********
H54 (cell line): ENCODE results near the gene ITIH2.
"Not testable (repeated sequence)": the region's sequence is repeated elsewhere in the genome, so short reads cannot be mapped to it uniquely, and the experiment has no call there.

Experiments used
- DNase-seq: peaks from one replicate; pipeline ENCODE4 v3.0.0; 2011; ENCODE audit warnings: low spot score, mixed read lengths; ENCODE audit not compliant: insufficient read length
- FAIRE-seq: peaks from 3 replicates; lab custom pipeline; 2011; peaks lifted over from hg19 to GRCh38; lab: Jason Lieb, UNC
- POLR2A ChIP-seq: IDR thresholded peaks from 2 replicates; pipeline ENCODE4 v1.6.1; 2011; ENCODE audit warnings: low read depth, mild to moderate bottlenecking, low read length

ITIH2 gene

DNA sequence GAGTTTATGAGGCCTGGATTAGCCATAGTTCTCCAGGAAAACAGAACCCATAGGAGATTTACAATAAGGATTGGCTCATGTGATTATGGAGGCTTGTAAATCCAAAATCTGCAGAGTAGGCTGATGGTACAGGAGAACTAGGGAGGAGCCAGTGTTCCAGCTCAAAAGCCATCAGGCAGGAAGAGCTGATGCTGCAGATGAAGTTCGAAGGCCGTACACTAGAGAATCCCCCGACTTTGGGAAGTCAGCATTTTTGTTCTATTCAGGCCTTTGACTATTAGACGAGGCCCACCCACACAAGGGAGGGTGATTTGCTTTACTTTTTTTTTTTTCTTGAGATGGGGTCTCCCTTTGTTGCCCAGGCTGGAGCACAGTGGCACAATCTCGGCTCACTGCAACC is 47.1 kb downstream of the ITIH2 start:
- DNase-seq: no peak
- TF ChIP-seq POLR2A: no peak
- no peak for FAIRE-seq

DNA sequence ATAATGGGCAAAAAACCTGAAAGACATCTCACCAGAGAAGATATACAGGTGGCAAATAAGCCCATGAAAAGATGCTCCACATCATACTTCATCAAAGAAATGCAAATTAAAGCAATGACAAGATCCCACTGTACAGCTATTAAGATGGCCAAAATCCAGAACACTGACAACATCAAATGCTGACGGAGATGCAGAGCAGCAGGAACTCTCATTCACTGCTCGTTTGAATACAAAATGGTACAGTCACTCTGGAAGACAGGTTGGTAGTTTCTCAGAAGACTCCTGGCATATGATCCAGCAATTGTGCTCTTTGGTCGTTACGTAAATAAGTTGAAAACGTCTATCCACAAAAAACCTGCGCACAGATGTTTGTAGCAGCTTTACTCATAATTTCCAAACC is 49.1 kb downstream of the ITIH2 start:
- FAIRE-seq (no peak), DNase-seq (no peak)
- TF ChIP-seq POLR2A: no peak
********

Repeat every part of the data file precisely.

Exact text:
H54 (cell line): ENCODE results near the gene ITIH2.
"Not testable (repeated sequence)": the region's sequence is repeated elsewhere in the genome, so short reads cannot be mapped to it uniquely, and the experiment has no call there.

Experiments used
- DNase-seq: peaks from one replicate; pipeline ENCODE4 v3.0.0; 2011; ENCODE audit warnings: low spot score, mixed read lengths; ENCODE audit not compliant: insufficient read length
- FAIRE-seq: peaks from 3 replicates; lab custom pipeline; 2011; peaks lifted over from hg19 to GRCh38; lab: Jason Lieb, UNC
- POLR2A ChIP-seq: IDR thresholded peaks from 2 replicates; pipeline ENCODE4 v1.6.1; 2011; ENCODE audit warnings: low read depth, mild to moderate bottlenecking, low read length

ITIH2 gene

DNA sequence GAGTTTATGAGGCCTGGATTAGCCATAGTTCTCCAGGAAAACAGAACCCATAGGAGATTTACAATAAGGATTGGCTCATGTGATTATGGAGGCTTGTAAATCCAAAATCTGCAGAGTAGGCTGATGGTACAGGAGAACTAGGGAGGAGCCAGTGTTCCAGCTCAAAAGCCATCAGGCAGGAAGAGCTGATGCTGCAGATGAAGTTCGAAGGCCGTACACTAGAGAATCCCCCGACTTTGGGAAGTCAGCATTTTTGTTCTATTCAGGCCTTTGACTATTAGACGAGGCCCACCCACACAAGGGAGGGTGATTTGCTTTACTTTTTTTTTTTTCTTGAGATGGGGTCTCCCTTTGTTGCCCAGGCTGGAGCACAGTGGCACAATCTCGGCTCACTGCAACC is 47.1 kb downstream of the ITIH2 start:
- DNase-seq: no peak
- TF ChIP-seq POLR2A: no peak
- no peak for FAIRE-seq

DNA sequence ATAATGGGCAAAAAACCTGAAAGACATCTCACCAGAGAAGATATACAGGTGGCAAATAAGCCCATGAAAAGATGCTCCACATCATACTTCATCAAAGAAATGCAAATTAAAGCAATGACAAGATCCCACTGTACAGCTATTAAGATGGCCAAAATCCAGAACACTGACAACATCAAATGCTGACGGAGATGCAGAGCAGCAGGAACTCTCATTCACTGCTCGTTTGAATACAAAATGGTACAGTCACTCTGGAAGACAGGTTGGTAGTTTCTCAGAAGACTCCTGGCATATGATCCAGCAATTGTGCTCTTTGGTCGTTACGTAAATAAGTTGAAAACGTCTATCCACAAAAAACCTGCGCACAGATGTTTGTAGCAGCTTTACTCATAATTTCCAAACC is 49.1 kb downstream of the ITIH2 start:
- FAIRE-seq (no peak), DNase-seq (no peak)
- TF ChIP-seq POLR2A: no peak